Can a 0 high-tech football produce such spectacular goals at Euro 2024?

Can a $170 high-tech football produce such spectacular goals at Euro 2024?

adidas FUSSBALLLIEBE - which means in German

The adidas FUSSBALLLIEBE — which means “love of football” in German — and the official match ball of the European Championship sits on the pitch before the Group A match between Germany and Hungary at the Euro 2024 soccer tournament in Stuttgart, Germany, on June 19, 2024. | Photo credit: AP

Euro 2024 has gotten off to a blistering start with some great goals being scored from all sides.

Can a $170 high-tech football be thanked for this?

“When you hit the ball it's always going to be a hit,” England captain Harry Kane said.

The adidas Fussballliebe, which means “love of football” in German, is the official match ball of the European Championship. And players have quickly mastered it with many spectacular, long-range goals.

“It's fast,” Kane said. “For me, personally, it's better for strikers or goal-scorers than goalkeepers, so I'm not going to complain about it.”

Nor are the fans excited even after such a spectacular strike.

Arda Guler scored a curling effort into the top corner from around 20 metres in Turkey's 3-1 win over Georgia. His teammate Mert Muldur equalised with a volley from the edge of the box in the same game.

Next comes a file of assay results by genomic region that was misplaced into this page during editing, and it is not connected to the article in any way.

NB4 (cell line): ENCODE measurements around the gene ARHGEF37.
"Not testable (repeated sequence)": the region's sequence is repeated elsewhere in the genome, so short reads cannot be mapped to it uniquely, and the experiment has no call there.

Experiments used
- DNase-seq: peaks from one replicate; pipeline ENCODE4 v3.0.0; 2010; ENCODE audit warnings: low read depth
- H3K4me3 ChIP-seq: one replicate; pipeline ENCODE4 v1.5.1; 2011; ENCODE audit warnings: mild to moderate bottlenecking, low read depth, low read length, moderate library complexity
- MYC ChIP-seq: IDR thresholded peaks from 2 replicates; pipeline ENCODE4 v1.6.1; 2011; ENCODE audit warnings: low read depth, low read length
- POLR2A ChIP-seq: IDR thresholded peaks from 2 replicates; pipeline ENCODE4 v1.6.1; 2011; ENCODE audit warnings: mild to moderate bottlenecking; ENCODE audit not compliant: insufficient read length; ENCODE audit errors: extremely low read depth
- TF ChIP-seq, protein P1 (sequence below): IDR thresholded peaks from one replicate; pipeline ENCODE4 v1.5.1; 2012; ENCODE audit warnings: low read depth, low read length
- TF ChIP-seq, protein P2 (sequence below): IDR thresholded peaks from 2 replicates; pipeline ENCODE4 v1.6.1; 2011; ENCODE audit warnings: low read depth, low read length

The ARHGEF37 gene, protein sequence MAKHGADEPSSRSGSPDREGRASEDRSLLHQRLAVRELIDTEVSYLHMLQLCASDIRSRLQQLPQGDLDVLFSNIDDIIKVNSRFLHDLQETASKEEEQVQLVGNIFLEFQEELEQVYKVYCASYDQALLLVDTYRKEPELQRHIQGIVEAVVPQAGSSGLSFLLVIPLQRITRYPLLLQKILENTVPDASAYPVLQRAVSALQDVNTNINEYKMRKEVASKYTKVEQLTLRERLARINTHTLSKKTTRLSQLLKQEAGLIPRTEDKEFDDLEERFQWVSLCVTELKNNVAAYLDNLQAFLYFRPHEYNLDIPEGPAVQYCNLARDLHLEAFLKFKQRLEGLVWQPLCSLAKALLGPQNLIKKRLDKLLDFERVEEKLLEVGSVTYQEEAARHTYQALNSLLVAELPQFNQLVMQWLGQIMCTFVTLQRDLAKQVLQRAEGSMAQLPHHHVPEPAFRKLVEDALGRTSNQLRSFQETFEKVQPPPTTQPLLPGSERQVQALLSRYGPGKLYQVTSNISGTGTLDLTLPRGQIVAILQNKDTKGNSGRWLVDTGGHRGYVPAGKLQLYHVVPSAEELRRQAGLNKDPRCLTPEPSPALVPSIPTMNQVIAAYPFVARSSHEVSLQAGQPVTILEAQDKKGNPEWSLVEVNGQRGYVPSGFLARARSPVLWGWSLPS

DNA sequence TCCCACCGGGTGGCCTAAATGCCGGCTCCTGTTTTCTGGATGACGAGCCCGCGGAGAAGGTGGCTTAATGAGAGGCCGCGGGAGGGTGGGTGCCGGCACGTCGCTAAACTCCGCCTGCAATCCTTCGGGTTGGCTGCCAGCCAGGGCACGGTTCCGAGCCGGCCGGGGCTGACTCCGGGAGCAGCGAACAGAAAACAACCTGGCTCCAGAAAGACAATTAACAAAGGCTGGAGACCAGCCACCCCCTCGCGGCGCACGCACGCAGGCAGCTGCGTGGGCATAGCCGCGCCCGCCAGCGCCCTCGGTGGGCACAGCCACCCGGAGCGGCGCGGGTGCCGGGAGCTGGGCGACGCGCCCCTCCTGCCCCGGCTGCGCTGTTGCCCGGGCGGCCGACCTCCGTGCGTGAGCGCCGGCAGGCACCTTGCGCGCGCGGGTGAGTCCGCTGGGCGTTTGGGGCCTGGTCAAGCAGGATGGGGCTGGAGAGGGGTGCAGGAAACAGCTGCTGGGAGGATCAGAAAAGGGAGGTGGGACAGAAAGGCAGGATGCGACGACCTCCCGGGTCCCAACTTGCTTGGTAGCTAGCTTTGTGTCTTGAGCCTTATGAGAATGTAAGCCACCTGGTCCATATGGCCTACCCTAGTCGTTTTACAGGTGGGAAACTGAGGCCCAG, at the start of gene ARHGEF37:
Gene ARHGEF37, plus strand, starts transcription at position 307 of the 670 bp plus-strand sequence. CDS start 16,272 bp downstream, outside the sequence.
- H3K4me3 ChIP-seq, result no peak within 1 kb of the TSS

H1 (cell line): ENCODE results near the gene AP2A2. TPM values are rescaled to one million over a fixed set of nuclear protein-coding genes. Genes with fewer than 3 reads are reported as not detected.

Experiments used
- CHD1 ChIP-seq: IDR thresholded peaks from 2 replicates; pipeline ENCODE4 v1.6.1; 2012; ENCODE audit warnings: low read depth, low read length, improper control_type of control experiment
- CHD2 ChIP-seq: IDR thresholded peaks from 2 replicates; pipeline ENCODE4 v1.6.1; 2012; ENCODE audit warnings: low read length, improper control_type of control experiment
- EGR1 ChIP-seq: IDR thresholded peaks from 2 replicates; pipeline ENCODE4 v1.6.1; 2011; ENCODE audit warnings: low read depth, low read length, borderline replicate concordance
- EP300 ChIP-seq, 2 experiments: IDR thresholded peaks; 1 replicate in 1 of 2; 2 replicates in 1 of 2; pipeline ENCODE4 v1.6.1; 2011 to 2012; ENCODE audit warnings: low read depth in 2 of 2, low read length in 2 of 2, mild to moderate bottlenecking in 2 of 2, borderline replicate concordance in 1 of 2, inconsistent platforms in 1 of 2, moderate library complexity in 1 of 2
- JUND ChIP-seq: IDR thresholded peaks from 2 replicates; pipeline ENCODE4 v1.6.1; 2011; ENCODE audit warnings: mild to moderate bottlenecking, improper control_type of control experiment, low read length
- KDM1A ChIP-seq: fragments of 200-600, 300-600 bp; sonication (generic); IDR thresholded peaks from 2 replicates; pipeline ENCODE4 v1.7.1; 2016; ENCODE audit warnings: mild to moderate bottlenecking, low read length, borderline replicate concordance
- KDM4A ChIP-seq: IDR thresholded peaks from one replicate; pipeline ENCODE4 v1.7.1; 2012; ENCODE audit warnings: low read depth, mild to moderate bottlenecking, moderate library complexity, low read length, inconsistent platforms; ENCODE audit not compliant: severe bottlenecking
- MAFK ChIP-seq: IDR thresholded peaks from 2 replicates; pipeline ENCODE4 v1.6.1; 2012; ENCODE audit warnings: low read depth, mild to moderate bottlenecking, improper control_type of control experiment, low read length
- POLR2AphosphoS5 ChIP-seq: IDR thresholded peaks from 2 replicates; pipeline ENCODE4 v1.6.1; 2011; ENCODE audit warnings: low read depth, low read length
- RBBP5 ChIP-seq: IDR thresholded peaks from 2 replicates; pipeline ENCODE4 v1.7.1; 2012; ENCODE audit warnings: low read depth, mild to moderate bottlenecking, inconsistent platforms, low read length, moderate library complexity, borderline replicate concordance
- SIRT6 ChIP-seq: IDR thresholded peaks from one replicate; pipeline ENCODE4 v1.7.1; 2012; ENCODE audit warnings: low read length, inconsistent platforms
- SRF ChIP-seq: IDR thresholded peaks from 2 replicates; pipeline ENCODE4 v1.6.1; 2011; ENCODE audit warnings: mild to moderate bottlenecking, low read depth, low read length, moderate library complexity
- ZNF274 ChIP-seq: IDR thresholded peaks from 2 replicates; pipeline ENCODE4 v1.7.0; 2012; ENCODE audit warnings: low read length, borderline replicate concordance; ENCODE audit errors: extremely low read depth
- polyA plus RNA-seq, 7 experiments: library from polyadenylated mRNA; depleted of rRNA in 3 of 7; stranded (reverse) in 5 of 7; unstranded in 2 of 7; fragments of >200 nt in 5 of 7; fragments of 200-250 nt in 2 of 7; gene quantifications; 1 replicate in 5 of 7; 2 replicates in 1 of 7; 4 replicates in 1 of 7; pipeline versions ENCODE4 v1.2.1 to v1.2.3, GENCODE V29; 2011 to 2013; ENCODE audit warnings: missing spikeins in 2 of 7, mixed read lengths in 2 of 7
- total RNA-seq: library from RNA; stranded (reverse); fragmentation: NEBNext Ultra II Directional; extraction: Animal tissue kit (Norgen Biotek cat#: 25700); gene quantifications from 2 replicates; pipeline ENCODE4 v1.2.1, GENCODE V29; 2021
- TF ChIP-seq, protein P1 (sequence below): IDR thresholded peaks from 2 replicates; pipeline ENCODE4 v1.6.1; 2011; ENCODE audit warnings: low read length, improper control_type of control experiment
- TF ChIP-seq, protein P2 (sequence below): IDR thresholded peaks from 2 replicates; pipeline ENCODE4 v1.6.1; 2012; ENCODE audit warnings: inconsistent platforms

Romania's Nicolae Stanciu scored another goal from distance against Ukraine, nearly scoring from a corner kick but it hit the crossbar.

Xherdan Shaqiri scored a brilliant goal for Switzerland against Scotland, and Italy's Nicolo Barella and the Czech Republic's Lukas Provod also scored.

“None of the footballs for these tournaments are made with the goalkeeper in mind,” said Denmark goalkeeper Kasper Schmeichel. “They're fun to strike. You can go a good distance. They're definitely not made for a goalkeeper to grip.”

Official tournament balls have been criticised in the past. Some players complained that Adidas' Jabulani ball for the 2010 World Cup was unpredictable.

UEFA says the fussball is “designed for accuracy and stability, supporting fast, precise play with maximum shape and air retention.”

The balls are made from recycled polyester and more “sustainable bio-based materials” than balls used in previous tournaments, including corn fibres, sugar cane and wood pulp.

The ball's price was reduced to $85 and it went on sale at Adidas' online store in the United States.

It's unclear what role it played in Guller's wonder goal, but the smart technology in the balls helped VAR officials to rule out Romelu Lukaku's potential last-minute equaliser, leaving Belgium losing 1-0 to Slovakia.

UEFA is using connected ball technology for the first time at the European Championship, which can help identify every touch of the ball and send accurate data to the video assistant referee. A chip mounted on a gyroscope inside the ball sends data 500 times per second to record the point at which the ball has been kicked.

In combination with AI, it can help determine offside, but in Belgium's case it had detected a slight handball from Lois Openda before Lukaku's disallowed goal in the 86th minute.

“The sensor embedded in the official match ball from Adidas was able to accurately record the contact of a player's hand with the surface of the ball,” UEFA said. “This was the first time that fast and accurate technology supported a referee's decision during a Euro 2024 match.”

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